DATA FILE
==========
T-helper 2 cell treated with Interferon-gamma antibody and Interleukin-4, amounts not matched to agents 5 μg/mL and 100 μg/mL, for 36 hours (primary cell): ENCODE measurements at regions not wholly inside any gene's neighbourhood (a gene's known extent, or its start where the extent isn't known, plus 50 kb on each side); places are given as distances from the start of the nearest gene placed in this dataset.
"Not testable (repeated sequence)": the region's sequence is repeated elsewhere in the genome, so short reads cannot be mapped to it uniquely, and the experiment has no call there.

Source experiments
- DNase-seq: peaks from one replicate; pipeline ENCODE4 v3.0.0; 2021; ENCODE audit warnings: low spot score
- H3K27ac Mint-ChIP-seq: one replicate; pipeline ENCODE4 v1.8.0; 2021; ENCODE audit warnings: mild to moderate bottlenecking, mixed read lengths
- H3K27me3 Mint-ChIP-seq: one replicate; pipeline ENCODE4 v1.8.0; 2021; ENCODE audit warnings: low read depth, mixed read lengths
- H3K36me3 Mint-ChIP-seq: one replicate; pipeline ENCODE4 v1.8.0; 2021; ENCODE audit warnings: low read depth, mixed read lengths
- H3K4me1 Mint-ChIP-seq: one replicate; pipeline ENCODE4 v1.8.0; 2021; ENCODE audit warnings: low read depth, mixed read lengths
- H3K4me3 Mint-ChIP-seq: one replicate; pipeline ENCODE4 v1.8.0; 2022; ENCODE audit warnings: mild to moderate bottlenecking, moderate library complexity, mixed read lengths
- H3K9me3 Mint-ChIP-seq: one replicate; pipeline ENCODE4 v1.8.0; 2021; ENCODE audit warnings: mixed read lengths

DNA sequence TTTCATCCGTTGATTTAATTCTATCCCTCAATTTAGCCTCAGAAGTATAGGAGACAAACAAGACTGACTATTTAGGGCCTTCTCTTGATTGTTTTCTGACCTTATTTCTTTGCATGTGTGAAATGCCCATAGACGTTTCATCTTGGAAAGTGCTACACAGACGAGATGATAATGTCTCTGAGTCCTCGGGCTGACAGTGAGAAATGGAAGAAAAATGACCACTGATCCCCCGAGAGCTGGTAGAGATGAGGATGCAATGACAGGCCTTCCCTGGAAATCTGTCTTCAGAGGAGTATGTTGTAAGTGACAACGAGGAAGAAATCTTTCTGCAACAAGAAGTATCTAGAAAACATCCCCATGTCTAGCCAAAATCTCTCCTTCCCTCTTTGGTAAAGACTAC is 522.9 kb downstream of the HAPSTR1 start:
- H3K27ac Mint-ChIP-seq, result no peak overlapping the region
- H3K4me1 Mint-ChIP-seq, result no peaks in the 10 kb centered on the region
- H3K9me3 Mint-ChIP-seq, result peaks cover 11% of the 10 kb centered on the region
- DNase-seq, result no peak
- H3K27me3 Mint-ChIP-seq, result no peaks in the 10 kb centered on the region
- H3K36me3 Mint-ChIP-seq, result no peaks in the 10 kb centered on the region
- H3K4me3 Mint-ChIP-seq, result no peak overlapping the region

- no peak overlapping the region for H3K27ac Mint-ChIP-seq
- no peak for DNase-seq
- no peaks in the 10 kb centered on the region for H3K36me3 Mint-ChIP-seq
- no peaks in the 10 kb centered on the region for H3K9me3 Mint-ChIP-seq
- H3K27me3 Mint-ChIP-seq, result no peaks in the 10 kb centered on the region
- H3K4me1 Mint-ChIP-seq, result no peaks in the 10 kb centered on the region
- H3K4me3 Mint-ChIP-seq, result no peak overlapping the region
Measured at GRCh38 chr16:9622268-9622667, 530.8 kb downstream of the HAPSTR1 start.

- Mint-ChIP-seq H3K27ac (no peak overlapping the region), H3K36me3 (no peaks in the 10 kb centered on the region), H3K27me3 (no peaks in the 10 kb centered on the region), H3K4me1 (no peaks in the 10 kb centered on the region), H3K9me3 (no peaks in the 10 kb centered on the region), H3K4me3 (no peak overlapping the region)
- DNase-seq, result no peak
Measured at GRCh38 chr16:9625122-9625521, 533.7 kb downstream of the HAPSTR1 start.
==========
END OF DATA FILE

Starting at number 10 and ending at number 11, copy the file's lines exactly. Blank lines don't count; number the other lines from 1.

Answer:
- H3K9me3 Mint-ChIP-seq: one replicate; pipeline ENCODE4 v1.8.0; 2021; ENCODE audit warnings: mixed read lengths

DNA sequence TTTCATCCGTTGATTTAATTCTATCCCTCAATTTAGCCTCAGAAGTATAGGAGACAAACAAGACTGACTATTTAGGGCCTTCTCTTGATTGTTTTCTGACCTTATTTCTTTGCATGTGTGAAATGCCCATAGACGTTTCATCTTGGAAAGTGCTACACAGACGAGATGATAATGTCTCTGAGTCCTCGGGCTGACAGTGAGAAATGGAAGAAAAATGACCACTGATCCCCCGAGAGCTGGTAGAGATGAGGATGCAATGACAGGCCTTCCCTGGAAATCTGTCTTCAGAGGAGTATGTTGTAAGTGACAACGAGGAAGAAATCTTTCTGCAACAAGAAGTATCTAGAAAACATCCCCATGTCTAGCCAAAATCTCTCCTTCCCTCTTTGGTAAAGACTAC is 522.9 kb downstream of the HAPSTR1 start: